“Many of us became teachers for reasons of the heart, animated by a passion for some subject and for helping people learn. But many of us lose heart as the years of teaching go by. How can we take heart in teaching once more so that we can, as good teachers always do, give heart to our students?”
“…But a good teacher must stand where personal and public meet, dealing with the thundering flow of traffic at an intersection where ‘weaving a web of connectedness’ feels more like crossing a freeway on foot. As we try to connect ourselves and our subjects with our students, we make ourselves, as well as our subjects, vulnerable to indifference, difference, judgment, ridicule.” –from Parker J. Palmer’s The Courage to Teach: Exploring the Inner Landscape of a Teacher’s Life (17)
Definitionally, Parker Palmer’s notion of integrity is partly about “the quality of being honest and having strong moral principles; moral uprightness,” but Palmer-esque integrity is much more about seeking “the state of being whole and undivided.” Integrity is about integrating disparate, conflicted, and paradoxical parts of our lives. So many forces challenge our attempts to develop and promote wholeness and integrity.
I’m grateful for my 1998, thoroughly marked-up copy of The Courage to Teach for serving as a first-aid manual for recovering from inner and outer disintegration forces.
Hanging out at hardware stores this summer and working through home improvement projects, I’ve sometimes felt the invitation to pursue “The Courage to Work at a Hardware Store.”
Approaching my 28th year, I feel called to go a bit longer, but potential mask mandates and various forms of mayhem tempt me to call it quits, especially before meetings and inservices start up for the new school year. (In a future post, drawing on the works of John Milton, Martin Buber, and Michael Heiser, I might attempt to argue with myself that meetings per se are not a product of Satan’s fall from heaven.)
I can imagine a few snarky colleagues and students who might bluntly tell me that working at the hardware store is a much better fit for me than teaching. It doesn’t take too many instances of conflict to make one feel discouraged and lose heart. Palmer’s right in sharing that “we make ourselves, as well as our subjects, vulnerable to indifference, difference, judgment, ridicule” as we teach.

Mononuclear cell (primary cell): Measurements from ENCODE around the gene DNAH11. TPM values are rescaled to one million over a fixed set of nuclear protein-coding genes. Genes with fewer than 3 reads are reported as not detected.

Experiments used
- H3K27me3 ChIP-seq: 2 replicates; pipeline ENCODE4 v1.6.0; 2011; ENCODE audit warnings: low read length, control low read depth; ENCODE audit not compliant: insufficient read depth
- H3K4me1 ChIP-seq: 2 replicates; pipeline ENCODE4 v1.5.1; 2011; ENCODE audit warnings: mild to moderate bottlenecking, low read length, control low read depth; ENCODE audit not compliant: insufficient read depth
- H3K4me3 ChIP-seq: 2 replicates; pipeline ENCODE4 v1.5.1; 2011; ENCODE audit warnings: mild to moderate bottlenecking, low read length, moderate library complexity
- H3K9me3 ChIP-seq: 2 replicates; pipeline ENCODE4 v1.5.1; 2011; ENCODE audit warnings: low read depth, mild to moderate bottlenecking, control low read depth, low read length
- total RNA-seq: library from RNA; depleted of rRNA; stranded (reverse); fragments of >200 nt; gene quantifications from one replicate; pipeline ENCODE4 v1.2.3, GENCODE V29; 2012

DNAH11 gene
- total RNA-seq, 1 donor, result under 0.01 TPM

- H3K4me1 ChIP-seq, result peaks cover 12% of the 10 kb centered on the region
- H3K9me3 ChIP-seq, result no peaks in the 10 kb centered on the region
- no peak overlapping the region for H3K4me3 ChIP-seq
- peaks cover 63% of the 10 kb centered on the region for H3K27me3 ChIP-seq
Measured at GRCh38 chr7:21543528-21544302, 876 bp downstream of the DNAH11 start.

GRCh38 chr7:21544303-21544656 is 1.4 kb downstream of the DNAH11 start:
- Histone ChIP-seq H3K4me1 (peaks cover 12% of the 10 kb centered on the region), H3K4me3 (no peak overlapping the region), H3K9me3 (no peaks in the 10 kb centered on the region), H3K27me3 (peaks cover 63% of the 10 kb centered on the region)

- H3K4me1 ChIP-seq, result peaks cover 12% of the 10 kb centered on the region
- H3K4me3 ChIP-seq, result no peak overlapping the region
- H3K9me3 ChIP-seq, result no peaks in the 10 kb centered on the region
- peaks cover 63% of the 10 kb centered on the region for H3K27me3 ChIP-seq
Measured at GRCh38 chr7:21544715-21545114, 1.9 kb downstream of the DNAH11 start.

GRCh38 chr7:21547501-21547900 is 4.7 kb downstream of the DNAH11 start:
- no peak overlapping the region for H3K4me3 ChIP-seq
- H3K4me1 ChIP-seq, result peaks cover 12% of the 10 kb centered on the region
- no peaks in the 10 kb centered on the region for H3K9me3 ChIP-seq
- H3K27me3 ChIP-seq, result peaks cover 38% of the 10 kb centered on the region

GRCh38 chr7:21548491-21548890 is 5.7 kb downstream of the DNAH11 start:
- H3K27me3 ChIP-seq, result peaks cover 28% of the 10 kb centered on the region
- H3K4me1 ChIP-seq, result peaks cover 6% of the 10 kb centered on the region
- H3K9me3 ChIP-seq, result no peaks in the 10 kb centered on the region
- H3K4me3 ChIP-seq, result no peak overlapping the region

Palmer’s own reflection on a course he taught helps me appreciate the courage to be vulnerable. He describes a college-level seminar course in which a “Gang of Three” was disruptive in and dismissive of his course. Eventually, he angrily confronted these students outside of class, and he got some compliance. But he felt awful about the whole experience.
Palmer identifies the priority issue as twofold: At root, it is about “understanding my identity,” and “nothing I do differently as a teacher will make any difference to anyone if it is not rooted in my nature” (71).
Indeed, Palmer’s perspective has served me well as I think about potentially negative criticism from colleagues and students. By nature and temperament, I tend to grab for methods and techniques to solve relational problems, but the root issue is often first about my character, soul, habits, attitudes, and my heart. Conflict is often a gift that reveals the need for character change, best realized before delving too much into techniques.
Palmer wisely advises that before facing one’s failings or failed moments of teaching (and all relationships, I’d add), it’s good to think about the gifts that we possess for helping learning and relationships develop. Such gifts often involve vulnerability and a willingness to explore paradoxes, pain, and truth. (I may need to come back to those items in a future posting.)
“Eventually, the how-to question is worth asking,” notes Palmer, and I concur that good teaching isn’t anti-technique. Still, it’s first about developing a rich sense of personhood in the context of truth and community.
Such development is a good aim for students as well as teachers in order to promote the courage to learn and grow.